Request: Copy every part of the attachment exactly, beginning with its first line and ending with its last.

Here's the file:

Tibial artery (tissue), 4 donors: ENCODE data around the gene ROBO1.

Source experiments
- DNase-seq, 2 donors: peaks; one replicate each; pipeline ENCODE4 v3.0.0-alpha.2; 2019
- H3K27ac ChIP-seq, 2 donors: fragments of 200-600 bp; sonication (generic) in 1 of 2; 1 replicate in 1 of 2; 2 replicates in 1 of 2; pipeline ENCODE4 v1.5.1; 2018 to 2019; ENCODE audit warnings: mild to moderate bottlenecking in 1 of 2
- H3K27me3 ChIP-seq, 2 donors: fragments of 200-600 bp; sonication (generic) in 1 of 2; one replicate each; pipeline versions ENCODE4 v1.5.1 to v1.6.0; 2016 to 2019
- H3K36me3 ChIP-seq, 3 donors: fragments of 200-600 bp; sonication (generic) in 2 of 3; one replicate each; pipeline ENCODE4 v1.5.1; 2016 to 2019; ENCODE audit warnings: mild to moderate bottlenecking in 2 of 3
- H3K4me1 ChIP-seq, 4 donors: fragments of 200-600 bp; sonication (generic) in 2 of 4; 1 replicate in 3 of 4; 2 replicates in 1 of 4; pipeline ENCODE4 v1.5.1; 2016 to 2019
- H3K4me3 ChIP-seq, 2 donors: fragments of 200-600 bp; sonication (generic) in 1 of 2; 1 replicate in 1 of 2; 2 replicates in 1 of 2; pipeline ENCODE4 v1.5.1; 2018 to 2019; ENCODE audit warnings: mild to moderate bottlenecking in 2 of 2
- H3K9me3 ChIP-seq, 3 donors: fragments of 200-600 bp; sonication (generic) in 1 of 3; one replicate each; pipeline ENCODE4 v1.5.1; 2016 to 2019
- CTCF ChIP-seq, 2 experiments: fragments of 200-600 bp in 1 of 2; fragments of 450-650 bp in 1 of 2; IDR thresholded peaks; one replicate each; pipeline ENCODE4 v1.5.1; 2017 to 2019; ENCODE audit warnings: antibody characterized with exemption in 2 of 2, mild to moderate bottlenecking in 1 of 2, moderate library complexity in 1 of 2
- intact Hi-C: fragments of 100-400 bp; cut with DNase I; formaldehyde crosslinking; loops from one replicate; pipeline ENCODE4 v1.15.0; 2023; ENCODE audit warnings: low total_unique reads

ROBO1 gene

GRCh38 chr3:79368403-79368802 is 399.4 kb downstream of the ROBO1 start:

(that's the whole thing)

Tibial artery (tissue), 4 donors: ENCODE data around the gene ROBO1.

Source experiments
- DNase-seq, 2 donors: peaks; one replicate each; pipeline ENCODE4 v3.0.0-alpha.2; 2019
- H3K27ac ChIP-seq, 2 donors: fragments of 200-600 bp; sonication (generic) in 1 of 2; 1 replicate in 1 of 2; 2 replicates in 1 of 2; pipeline ENCODE4 v1.5.1; 2018 to 2019; ENCODE audit warnings: mild to moderate bottlenecking in 1 of 2
- H3K27me3 ChIP-seq, 2 donors: fragments of 200-600 bp; sonication (generic) in 1 of 2; one replicate each; pipeline versions ENCODE4 v1.5.1 to v1.6.0; 2016 to 2019
- H3K36me3 ChIP-seq, 3 donors: fragments of 200-600 bp; sonication (generic) in 2 of 3; one replicate each; pipeline ENCODE4 v1.5.1; 2016 to 2019; ENCODE audit warnings: mild to moderate bottlenecking in 2 of 3
- H3K4me1 ChIP-seq, 4 donors: fragments of 200-600 bp; sonication (generic) in 2 of 4; 1 replicate in 3 of 4; 2 replicates in 1 of 4; pipeline ENCODE4 v1.5.1; 2016 to 2019
- H3K4me3 ChIP-seq, 2 donors: fragments of 200-600 bp; sonication (generic) in 1 of 2; 1 replicate in 1 of 2; 2 replicates in 1 of 2; pipeline ENCODE4 v1.5.1; 2018 to 2019; ENCODE audit warnings: mild to moderate bottlenecking in 2 of 2
- H3K9me3 ChIP-seq, 3 donors: fragments of 200-600 bp; sonication (generic) in 1 of 3; one replicate each; pipeline ENCODE4 v1.5.1; 2016 to 2019
- CTCF ChIP-seq, 2 experiments: fragments of 200-600 bp in 1 of 2; fragments of 450-650 bp in 1 of 2; IDR thresholded peaks; one replicate each; pipeline ENCODE4 v1.5.1; 2017 to 2019; ENCODE audit warnings: antibody characterized with exemption in 2 of 2, mild to moderate bottlenecking in 1 of 2, moderate library complexity in 1 of 2
- intact Hi-C: fragments of 100-400 bp; cut with DNase I; formaldehyde crosslinking; loops from one replicate; pipeline ENCODE4 v1.15.0; 2023; ENCODE audit warnings: low total_unique reads

ROBO1 gene

GRCh38 chr3:79368403-79368802 is 399.4 kb downstream of the ROBO1 start: